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    Re: Nautical almanac 1773
    From: Paul Hirose
    Date: 2007 May 02, 11:30 -0700

    Michael Dorl wrote:
    >
    > In reference to the almanac page posted by Walden that shows the lunar
    > distance for Antares on 8/1/773 at noon to be 48-18-36.
    >
    > 1) What delta T would be appropriate for that date?
    
    The Astronomical Almanac (2006), page K8, says +16s for 1765 through
    1774. In the 1700s all the values in the table are integers, from which
    I infer that delta T isn't known any better for that period. In the
    early 1800s tenths appear, and in the late 1800s the value is given to a
    hundredth of a second.
    
    Using +16s delta T, my lunar distance program generated this:
    
    Moon-star separation angle.
    star designation = "name Antares"
    UT1 = 1773 08 01 12:05:49.9
    Terrestrial Time = 1773 08 01 12:06:05.9
    apparent time - mean time = -00:05:49.9
    geocentric angle, Moon center to star = 48 18 16
    
    The value that should match the almanac is the last line: 48° 18′ 16″.
    
    
    > Just curious and trying to reconcile my almanac program with this 
    data.  My
    > program gives a lunar distance using dT =15 of
    >
    > topo (greenwich) 48-12-37
    >
    > apparent 48-14-56
    
    Assuming your values are at noon UT1, I get this for Greenwich:
    
    UT1 = 1773 08 01 12:00:00.0
    Terrestrial Time = 1773 08 01 12:00:15.0
    Sun GHA = 1 27 29
    apparent time - mean time = -00:05:50.0
    geocentric angle, Moon center to star = 48 14 55
    geocentric semidiameter = 16 02
    observer latitude = +51 28 38.5
    longitude (ephemeris meridian) = -0 03 45.6
    height = 67 m
    Sun az, el (unrefracted) = 177 deg, 56 deg
    Moon az, el, zd (unrefracted) = 24 58 48  -53 39 48  143 39 48
    topocentric unrefracted semidiameter = 15 49
    phase angle = 16 deg (0 = full moon, 180 = new)
    Moon to Sun position angle = 291 deg
    star az, el, zd (unrefracted) = 89 24 12  -34 25 29  124 25 29
    Moon to star position angle = 266 deg
    unrefracted distance from center = 48 12 36
    
    
    > For whatever it's worth, my windows almanac program based on routines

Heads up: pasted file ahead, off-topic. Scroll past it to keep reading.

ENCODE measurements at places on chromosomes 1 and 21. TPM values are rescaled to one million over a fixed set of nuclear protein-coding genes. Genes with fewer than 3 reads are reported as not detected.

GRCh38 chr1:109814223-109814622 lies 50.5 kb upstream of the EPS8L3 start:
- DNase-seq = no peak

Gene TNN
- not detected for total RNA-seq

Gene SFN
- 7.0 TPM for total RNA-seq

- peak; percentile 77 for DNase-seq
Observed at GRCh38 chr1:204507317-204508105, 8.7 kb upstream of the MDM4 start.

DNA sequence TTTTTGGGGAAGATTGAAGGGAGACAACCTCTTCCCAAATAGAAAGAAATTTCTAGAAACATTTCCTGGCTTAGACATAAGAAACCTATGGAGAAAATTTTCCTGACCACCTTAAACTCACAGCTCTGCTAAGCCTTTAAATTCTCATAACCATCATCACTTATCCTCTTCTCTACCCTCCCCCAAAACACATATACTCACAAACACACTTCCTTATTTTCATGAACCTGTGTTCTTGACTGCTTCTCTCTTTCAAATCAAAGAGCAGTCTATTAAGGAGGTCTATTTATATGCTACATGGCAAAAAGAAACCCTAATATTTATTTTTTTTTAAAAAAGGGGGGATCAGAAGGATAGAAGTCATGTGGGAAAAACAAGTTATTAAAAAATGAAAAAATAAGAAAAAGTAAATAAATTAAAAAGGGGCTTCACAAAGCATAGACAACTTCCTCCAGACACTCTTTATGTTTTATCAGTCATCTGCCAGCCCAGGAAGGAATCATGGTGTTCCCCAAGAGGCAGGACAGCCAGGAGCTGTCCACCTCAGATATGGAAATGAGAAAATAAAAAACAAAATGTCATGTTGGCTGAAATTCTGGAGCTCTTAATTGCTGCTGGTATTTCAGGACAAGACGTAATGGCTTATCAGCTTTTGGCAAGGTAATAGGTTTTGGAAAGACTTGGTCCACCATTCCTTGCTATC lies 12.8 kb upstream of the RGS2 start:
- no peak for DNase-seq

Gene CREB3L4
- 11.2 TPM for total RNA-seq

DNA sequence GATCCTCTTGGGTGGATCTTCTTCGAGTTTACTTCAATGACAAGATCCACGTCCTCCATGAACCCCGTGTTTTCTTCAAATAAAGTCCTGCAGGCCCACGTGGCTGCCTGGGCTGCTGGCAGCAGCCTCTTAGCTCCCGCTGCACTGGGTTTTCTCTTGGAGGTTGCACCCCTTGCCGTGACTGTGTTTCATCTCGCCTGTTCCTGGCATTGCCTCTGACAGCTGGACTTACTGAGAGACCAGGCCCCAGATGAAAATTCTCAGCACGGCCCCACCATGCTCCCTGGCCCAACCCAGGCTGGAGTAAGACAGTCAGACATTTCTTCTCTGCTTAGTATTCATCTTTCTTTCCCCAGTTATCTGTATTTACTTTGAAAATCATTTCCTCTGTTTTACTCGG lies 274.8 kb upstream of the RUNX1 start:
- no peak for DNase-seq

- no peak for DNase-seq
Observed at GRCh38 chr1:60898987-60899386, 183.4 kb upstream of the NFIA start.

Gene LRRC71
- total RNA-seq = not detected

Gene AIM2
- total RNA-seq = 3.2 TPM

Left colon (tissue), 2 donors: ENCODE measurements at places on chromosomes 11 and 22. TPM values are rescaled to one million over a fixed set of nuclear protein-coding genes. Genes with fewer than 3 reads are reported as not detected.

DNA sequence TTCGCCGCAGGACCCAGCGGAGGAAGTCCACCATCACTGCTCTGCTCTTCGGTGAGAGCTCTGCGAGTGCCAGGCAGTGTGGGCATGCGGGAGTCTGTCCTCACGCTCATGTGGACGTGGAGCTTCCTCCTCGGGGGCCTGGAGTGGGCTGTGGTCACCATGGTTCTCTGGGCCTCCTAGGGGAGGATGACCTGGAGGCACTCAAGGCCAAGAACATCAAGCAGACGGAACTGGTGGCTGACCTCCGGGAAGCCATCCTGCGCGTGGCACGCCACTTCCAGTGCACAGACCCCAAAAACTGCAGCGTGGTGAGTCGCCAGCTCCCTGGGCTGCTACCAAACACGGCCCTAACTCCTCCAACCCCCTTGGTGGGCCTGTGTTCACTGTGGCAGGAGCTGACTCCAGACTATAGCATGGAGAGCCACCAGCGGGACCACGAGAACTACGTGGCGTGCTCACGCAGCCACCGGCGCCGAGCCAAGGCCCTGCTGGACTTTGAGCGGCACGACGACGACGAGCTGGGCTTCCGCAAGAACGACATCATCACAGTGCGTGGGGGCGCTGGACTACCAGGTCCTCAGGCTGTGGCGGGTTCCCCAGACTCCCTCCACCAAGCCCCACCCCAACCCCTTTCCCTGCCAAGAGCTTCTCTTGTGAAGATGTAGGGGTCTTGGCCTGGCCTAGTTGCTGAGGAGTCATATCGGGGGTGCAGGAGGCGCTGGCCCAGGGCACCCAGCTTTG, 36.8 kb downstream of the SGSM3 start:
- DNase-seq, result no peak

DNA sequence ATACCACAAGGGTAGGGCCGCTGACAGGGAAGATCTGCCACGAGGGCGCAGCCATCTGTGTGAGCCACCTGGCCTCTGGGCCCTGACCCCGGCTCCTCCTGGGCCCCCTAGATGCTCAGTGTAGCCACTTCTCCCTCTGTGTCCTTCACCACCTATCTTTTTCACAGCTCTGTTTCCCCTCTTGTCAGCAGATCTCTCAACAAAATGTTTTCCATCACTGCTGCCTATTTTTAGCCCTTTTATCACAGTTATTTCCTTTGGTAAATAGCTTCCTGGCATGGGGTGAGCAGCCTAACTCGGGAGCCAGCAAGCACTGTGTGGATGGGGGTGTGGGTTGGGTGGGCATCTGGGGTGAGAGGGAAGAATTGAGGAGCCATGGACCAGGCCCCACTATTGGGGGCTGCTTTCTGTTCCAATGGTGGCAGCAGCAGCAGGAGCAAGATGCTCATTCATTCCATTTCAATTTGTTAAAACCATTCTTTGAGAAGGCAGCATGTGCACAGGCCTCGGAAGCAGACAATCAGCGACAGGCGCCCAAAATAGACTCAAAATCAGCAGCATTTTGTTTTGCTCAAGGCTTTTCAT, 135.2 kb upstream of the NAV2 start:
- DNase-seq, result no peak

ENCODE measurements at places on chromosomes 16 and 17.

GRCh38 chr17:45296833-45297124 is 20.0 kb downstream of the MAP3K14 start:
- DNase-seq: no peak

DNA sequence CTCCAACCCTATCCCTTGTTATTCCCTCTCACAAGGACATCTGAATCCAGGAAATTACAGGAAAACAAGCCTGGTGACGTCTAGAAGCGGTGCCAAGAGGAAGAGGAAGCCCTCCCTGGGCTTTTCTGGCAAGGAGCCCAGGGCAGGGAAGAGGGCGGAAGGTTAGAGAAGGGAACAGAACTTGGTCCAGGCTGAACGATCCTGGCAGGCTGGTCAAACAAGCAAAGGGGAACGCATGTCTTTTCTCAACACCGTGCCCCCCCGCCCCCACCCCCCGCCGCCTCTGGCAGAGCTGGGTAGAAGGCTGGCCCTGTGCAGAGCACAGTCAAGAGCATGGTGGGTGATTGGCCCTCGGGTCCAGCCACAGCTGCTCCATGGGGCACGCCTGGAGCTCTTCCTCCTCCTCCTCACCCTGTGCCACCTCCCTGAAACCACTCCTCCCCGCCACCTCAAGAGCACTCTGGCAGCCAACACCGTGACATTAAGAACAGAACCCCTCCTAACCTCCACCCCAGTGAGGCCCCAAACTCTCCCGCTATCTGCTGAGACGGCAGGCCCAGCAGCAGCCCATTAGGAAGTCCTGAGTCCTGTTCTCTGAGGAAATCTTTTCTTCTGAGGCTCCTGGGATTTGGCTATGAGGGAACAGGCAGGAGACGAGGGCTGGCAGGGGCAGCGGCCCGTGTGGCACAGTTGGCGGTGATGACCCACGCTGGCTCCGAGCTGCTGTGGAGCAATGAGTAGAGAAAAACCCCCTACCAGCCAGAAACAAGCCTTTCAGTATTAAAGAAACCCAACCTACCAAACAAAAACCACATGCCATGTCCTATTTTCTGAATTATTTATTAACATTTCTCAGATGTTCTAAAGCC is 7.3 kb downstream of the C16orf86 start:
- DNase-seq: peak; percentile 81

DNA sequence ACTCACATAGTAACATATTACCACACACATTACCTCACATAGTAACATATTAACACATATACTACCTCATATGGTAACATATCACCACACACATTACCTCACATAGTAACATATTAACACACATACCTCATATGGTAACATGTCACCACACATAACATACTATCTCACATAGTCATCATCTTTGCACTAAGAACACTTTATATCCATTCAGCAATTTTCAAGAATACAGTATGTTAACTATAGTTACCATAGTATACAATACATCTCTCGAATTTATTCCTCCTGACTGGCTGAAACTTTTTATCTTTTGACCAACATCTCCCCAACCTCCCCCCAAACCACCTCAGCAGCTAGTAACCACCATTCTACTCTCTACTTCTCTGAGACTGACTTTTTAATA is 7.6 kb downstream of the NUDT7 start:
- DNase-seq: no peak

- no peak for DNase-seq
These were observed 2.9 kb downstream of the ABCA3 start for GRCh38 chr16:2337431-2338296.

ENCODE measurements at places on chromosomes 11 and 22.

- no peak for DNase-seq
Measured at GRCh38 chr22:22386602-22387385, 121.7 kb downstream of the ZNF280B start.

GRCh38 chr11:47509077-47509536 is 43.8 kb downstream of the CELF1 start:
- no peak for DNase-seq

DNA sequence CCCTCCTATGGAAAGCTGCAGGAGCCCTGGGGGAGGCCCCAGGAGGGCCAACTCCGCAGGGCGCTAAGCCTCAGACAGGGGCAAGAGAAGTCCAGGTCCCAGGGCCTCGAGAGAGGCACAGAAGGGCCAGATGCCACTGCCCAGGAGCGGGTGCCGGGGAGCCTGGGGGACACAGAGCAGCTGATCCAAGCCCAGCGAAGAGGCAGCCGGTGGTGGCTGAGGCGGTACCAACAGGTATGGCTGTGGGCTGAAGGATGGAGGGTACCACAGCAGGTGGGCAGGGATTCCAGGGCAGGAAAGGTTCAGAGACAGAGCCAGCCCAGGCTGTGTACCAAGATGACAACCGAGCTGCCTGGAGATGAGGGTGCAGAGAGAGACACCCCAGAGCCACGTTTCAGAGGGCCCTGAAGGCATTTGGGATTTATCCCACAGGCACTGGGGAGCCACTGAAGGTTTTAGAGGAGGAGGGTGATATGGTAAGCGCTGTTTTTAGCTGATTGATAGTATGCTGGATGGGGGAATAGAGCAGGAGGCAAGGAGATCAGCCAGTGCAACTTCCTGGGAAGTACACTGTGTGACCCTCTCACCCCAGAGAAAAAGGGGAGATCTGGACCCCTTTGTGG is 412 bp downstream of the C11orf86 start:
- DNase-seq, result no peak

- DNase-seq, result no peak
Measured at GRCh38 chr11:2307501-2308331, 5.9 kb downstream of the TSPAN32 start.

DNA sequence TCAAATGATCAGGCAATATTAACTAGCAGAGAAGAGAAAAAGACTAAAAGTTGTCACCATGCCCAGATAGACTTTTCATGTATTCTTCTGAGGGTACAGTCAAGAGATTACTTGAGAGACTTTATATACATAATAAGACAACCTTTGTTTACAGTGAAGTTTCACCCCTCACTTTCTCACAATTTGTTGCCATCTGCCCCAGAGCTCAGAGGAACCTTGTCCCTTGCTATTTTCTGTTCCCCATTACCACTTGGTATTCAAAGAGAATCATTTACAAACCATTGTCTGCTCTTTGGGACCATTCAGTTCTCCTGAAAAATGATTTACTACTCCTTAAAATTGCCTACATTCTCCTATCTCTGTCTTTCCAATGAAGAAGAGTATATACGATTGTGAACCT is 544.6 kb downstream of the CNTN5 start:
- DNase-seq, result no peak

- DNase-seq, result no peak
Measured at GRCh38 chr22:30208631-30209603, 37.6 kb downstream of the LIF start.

> from Mosier at JPL gives the following....
    > 
    > On 8/1/1773 at 12:05:50 (I can't set time to any finer precision)
    > 
    > 12:05:50 UT
    > dT = 15.314
    > GHA of Sun is 359-59-54
    > apparent lunar distance of antares 48-18-16.05
    
    With those parameters, my program says:
    
    UT1 = 1773 08 01 12:05:50.0
    Terrestrial Time = 1773 08 01 12:06:05.3
    Sun GHA = 0 00 01
    apparent time - mean time = -00:05:49.9
    geocentric angle, Moon center to star = 48 18 15
    
    
    Bottom line: all my values agree with yours, give or take a second of
    arc. I used the JPL DE406 ephemeris for the Sun and Moon positions, the
    rigorous Astronomical Almanac vector method (in Section B) for reduction
    to apparent place, the IAU 2000A precession and nutation model, and IAU
    GST00A Earth rotation algorithm. Position of Antares came from the
    Hipparcos catalog and was reduced to the apparent place of date with the
    Astronomical Almanac rigorous method.
    
    The program also outputs refracted distances to the near and far limbs
    of the Moon, but I deleted all that since the Moon and Antares are below
    the horizon at this time. My refraction algorithms have undefined
    results below the horizon! (But the values looked reasonable.)
    
    The program is written in C++, and I'll make the source code public in a
    few days.
    
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